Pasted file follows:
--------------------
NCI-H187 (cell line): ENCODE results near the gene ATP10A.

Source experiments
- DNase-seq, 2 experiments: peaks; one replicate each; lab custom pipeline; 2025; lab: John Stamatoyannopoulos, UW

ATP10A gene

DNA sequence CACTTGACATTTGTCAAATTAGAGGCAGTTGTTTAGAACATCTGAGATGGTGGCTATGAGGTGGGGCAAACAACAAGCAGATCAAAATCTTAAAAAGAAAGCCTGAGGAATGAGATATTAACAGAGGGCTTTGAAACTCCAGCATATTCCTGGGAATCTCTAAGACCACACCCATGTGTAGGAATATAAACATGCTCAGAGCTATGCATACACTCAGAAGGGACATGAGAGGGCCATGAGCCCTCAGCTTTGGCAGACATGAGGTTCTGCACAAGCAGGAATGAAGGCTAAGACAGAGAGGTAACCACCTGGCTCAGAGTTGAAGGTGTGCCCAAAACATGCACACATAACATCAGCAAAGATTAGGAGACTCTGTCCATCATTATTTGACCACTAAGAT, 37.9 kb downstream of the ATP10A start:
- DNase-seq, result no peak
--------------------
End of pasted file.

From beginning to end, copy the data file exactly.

NCI-H187 (cell line): ENCODE results near the gene ATP10A.

Source experiments
- DNase-seq, 2 experiments: peaks; one replicate each; lab custom pipeline; 2025; lab: John Stamatoyannopoulos, UW

ATP10A gene

DNA sequence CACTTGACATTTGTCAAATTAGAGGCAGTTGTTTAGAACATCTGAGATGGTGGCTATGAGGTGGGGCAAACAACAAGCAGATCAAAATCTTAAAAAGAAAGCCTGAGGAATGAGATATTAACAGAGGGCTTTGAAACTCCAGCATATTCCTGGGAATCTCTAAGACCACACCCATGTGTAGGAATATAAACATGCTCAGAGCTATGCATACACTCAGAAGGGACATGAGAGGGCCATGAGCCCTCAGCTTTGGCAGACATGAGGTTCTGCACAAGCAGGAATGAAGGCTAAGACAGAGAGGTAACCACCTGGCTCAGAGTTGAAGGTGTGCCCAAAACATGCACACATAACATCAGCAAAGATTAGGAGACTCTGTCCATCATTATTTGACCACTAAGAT, 37.9 kb downstream of the ATP10A start:
- DNase-seq, result no peak